Homelessness / poverty

PACE House: New long-term support for homeless people in Derby

Homelessness is a complex problem and, for many, it is not simply solved by finding a house.  If the underlying causes are not addressed, and active support not provided, then the likelihood is that the individual will bounce between hostels, friend’s sofas, or living on the street – forever – progressively deteriorating.

Derby has a wide range of homelessness provisions ranging from those which are essentially “sticking plasters” to those which are totally committed to a holistic solution to the person’s life situation.  Recently, Derby has seen the opening of a new 30 bed Engagement Centre owned and operated by PACE (Promote Ability Community Enterprise), an independent Community Interest Company (which means that its profits are re-invested back into its charitable purpose which is to “deliver effective affordable services and housing for disadvantaged people in Derby and Derbyshire”)

PACE has been operating for a number of years and already has supported housing throughout the City. Last year the opportunity arose to purchase the old Hartington House in Normanton which, previously, was a temporary hostel for homeless people.  PACE wanted to use this as a more longer term accommodation with sustainable outcomes for their service users hence the term, Engagement Centre.

The property was completely refurbished, to make it a much brighter, cleaner, and attractive building recognising that it would be a temporary home for 30 people. Security is important so there are cameras that ensure safety but which maintain dignity.

PACE House, has 30 single bedrooms. People can either self-refer, or be referred by other agencies. Before anyone is accepted a full risk assessment is carried out, as well as understanding their needs, issues ( drug / alcohol addiction), mental health state etc. It is critical that the person wishes to engage, and that they accept the basic ground rules of the accommodation, and that they can fit in with the other service users. No sex offenders are accepted, and no drugs / alcohol are allowed in the rooms, although  provisions are made where critical addiction problems exist.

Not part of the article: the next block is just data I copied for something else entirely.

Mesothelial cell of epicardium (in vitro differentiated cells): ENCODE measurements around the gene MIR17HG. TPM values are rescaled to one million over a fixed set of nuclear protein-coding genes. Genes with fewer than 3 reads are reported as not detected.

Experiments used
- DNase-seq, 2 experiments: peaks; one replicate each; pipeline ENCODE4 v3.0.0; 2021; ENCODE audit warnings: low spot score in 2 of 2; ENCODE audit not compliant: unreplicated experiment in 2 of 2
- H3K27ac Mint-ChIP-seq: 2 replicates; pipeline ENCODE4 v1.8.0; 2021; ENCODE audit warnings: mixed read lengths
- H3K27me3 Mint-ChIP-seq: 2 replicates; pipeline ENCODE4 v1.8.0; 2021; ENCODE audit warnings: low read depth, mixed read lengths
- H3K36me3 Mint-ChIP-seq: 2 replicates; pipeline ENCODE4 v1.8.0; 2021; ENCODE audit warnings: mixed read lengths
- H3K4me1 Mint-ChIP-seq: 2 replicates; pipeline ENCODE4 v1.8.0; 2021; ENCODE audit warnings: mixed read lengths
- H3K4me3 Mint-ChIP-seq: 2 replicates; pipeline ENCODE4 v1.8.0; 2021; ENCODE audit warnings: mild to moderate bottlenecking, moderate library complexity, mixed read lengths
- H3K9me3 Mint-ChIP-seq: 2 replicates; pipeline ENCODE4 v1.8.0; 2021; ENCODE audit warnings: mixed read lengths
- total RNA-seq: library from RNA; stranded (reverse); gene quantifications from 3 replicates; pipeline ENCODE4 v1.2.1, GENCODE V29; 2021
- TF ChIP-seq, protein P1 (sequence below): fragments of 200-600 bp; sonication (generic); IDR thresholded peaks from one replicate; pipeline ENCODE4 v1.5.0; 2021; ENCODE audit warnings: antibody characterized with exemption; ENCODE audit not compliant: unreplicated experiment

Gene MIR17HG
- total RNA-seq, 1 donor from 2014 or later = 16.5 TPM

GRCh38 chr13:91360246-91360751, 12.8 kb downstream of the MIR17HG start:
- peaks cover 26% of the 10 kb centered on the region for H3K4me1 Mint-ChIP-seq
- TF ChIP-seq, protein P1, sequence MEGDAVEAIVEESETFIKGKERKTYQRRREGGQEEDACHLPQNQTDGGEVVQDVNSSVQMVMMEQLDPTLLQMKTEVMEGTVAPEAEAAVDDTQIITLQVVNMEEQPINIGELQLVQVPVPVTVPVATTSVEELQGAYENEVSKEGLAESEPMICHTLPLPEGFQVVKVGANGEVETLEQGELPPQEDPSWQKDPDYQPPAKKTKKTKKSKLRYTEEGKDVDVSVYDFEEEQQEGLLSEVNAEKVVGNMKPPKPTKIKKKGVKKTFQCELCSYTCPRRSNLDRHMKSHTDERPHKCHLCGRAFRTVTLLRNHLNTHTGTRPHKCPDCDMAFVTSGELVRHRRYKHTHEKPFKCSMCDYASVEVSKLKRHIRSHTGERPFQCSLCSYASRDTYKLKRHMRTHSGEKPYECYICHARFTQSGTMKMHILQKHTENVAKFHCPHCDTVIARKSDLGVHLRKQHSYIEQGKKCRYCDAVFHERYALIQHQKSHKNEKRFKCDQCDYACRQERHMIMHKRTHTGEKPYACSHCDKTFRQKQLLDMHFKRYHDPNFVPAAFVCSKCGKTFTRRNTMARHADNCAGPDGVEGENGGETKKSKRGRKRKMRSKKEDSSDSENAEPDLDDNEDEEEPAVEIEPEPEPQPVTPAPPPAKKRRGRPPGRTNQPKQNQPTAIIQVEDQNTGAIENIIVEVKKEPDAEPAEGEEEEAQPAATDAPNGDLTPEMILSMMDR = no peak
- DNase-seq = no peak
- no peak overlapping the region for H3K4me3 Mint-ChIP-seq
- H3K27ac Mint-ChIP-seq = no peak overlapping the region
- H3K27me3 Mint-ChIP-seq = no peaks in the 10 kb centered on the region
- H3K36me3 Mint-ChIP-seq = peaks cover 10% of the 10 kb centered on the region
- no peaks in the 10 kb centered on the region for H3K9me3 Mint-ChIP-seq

All service users have an engagement plan, which is unique to them, and which is reviewed regularly to ensure that they are progressing towards their personal independence , and recovery goals. There are many opportunities for developmental activities, including:

  • Computer training room
  • Allotment area for growing crops, and cooking skills training
  • Budgetting and life skills
  • Farm, near Ashby with livestock
  • Craft workshops
  • Drama and Arts classes

It is recognised that many of the residents will have complex behavioural problems, and life at PACE House will not always be smooth. The staff and support workers have years of experience of these challenges, and are committed to working through such crises. Eviction, whilst a possibility, is a distant threat, as there are very limited options outside of PACE House.

PACE House is not operating in isolation. Spencer Braydon-Phillips, the CEO, is clear that all agencies in the City must work in partnership as the overall problem is much bigger than any one organisation can manage.  He is closely linked with the Council, Milestone and Centenary House, No Second Night Out, the Nightshelters, and Street Safe ( hot food distribution on the street – controlled by PACE) amongst many others, and is open to co-operating with any organisation that can enhance the outcomes for homeless people.

PACE House is independent, and is funded via enhanced Housing Benefits that are designed for people who are living in this style of intensive supported accommodation. It means that they are not tied to the Council, or vulnerable to short term political priorities.

This is a welcome addition to the homelessness provision in the City, and one that has the scope to make a sustainable improvement to the lives of those engaged within the Centre. Sadly, Derby needs many more of these places to address the full extent of the complexity of needs of those who find themselves constantly vulnerable to the prospect of sleeping rough on the streets.


Categories: Homelessness / poverty

Tagged as: ,

Leave a Reply

Fill in your details below or click an icon to log in:

WordPress.com Logo

You are commenting using your WordPress.com account. Log Out /  Change )

Google photo

You are commenting using your Google account. Log Out /  Change )

Twitter picture

You are commenting using your Twitter account. Log Out /  Change )

Facebook photo

You are commenting using your Facebook account. Log Out /  Change )

Connecting to %s